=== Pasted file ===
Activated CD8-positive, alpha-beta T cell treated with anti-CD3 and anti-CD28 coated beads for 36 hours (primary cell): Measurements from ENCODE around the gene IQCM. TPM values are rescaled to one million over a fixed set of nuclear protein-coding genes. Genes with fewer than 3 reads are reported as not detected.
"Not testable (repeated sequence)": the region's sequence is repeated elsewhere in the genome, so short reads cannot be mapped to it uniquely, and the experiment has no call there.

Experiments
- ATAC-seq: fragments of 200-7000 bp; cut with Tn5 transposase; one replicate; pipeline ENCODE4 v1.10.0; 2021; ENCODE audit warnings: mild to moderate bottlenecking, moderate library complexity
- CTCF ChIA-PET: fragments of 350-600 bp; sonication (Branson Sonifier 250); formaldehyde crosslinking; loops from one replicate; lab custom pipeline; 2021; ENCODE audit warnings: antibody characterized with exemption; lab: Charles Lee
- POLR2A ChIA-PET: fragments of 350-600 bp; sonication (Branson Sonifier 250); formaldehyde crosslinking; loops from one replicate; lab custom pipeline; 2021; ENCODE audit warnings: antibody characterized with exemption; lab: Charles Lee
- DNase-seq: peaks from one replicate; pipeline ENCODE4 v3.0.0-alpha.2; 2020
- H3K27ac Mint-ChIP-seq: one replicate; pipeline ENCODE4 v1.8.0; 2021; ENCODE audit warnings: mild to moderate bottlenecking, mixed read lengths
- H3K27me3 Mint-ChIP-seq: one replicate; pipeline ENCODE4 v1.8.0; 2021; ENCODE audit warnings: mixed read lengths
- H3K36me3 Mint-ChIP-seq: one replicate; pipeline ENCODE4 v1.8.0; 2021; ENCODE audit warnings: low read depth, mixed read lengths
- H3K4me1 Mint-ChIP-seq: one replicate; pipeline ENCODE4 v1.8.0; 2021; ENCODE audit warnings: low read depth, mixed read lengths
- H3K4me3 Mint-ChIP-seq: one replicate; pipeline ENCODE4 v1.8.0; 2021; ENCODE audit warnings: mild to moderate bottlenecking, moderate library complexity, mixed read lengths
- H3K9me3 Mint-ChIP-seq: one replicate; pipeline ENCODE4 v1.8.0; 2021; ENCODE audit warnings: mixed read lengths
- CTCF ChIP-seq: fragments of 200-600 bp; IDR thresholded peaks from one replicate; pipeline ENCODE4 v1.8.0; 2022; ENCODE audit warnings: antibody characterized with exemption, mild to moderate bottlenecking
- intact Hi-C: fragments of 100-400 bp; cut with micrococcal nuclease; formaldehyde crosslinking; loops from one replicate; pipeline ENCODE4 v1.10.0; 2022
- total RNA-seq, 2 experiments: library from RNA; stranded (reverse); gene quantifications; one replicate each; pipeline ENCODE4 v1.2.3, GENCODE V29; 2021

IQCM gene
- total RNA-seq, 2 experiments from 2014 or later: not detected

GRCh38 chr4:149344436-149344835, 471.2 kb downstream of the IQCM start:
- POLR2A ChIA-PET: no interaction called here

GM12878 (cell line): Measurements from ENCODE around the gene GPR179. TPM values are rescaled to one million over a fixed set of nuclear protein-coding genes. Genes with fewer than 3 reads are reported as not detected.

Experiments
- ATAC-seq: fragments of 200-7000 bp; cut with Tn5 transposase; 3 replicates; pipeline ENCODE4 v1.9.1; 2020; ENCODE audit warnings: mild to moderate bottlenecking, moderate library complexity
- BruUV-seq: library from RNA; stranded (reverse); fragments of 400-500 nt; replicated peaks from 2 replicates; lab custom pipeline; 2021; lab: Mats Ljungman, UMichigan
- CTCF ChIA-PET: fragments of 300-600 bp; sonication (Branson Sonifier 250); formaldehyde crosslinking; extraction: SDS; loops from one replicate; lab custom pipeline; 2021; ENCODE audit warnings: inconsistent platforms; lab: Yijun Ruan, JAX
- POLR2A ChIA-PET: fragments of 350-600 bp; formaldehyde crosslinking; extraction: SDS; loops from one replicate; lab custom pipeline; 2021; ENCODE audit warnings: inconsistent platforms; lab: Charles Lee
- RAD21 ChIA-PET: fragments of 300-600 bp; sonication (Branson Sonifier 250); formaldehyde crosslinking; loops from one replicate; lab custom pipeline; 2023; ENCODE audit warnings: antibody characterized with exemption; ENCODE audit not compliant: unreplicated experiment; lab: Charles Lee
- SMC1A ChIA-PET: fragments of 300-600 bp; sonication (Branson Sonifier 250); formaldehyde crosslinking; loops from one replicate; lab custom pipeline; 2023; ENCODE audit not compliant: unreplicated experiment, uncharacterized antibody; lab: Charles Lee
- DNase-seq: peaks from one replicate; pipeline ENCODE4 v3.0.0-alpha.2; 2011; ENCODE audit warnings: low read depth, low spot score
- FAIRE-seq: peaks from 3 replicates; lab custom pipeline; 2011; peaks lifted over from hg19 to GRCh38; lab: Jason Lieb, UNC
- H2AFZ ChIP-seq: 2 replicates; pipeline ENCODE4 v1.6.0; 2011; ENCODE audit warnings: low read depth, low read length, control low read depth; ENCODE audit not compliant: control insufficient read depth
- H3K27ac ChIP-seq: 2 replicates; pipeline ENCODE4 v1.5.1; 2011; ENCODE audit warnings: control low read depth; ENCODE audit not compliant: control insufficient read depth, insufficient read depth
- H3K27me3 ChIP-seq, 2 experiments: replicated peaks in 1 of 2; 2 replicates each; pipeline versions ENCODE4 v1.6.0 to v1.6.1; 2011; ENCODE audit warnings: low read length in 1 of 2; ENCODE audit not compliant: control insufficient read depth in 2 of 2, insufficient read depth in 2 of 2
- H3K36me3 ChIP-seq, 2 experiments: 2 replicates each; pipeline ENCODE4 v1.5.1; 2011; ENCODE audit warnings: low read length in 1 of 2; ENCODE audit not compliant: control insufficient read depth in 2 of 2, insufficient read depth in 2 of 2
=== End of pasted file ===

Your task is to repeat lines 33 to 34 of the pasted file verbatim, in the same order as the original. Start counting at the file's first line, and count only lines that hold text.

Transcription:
- H3K27me3 ChIP-seq, 2 experiments: replicated peaks in 1 of 2; 2 replicates each; pipeline versions ENCODE4 v1.6.0 to v1.6.1; 2011; ENCODE audit warnings: low read length in 1 of 2; ENCODE audit not compliant: control insufficient read depth in 2 of 2, insufficient read depth in 2 of 2
- H3K36me3 ChIP-seq, 2 experiments: 2 replicates each; pipeline ENCODE4 v1.5.1; 2011; ENCODE audit warnings: low read length in 1 of 2; ENCODE audit not compliant: control insufficient read depth in 2 of 2, insufficient read depth in 2 of 2